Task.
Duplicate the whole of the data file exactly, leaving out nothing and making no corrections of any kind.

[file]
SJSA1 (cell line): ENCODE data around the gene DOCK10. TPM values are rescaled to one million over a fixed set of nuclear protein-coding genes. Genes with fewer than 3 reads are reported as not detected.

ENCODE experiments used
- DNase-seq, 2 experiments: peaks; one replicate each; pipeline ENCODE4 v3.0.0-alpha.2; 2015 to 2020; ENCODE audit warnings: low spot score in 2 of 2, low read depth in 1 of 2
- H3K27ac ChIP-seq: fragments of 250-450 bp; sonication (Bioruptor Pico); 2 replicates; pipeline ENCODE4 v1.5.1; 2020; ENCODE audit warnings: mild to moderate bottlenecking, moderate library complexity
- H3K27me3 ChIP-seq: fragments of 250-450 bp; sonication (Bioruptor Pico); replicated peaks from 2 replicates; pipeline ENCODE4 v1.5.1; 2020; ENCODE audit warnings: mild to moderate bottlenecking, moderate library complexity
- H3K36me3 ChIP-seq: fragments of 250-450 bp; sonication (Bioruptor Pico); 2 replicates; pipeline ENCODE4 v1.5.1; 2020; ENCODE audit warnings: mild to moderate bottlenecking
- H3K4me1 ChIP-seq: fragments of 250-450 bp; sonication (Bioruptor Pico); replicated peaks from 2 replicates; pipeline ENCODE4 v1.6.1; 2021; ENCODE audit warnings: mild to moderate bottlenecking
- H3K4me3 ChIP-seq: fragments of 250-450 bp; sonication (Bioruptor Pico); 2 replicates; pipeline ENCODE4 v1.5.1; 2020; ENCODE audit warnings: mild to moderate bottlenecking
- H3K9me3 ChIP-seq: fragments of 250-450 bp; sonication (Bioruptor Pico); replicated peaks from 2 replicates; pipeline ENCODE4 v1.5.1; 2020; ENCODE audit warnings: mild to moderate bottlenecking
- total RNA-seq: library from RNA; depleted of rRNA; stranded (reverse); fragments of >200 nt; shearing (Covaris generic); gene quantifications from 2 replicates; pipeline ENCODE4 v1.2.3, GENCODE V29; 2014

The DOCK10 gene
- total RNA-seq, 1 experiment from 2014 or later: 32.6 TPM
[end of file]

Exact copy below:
SJSA1 (cell line): ENCODE data around the gene DOCK10. TPM values are rescaled to one million over a fixed set of nuclear protein-coding genes. Genes with fewer than 3 reads are reported as not detected.

ENCODE experiments used
- DNase-seq, 2 experiments: peaks; one replicate each; pipeline ENCODE4 v3.0.0-alpha.2; 2015 to 2020; ENCODE audit warnings: low spot score in 2 of 2, low read depth in 1 of 2
- H3K27ac ChIP-seq: fragments of 250-450 bp; sonication (Bioruptor Pico); 2 replicates; pipeline ENCODE4 v1.5.1; 2020; ENCODE audit warnings: mild to moderate bottlenecking, moderate library complexity
- H3K27me3 ChIP-seq: fragments of 250-450 bp; sonication (Bioruptor Pico); replicated peaks from 2 replicates; pipeline ENCODE4 v1.5.1; 2020; ENCODE audit warnings: mild to moderate bottlenecking, moderate library complexity
- H3K36me3 ChIP-seq: fragments of 250-450 bp; sonication (Bioruptor Pico); 2 replicates; pipeline ENCODE4 v1.5.1; 2020; ENCODE audit warnings: mild to moderate bottlenecking
- H3K4me1 ChIP-seq: fragments of 250-450 bp; sonication (Bioruptor Pico); replicated peaks from 2 replicates; pipeline ENCODE4 v1.6.1; 2021; ENCODE audit warnings: mild to moderate bottlenecking
- H3K4me3 ChIP-seq: fragments of 250-450 bp; sonication (Bioruptor Pico); 2 replicates; pipeline ENCODE4 v1.5.1; 2020; ENCODE audit warnings: mild to moderate bottlenecking
- H3K9me3 ChIP-seq: fragments of 250-450 bp; sonication (Bioruptor Pico); replicated peaks from 2 replicates; pipeline ENCODE4 v1.5.1; 2020; ENCODE audit warnings: mild to moderate bottlenecking
- total RNA-seq: library from RNA; depleted of rRNA; stranded (reverse); fragments of >200 nt; shearing (Covaris generic); gene quantifications from 2 replicates; pipeline ENCODE4 v1.2.3, GENCODE V29; 2014

The DOCK10 gene
- total RNA-seq, 1 experiment from 2014 or later: 32.6 TPM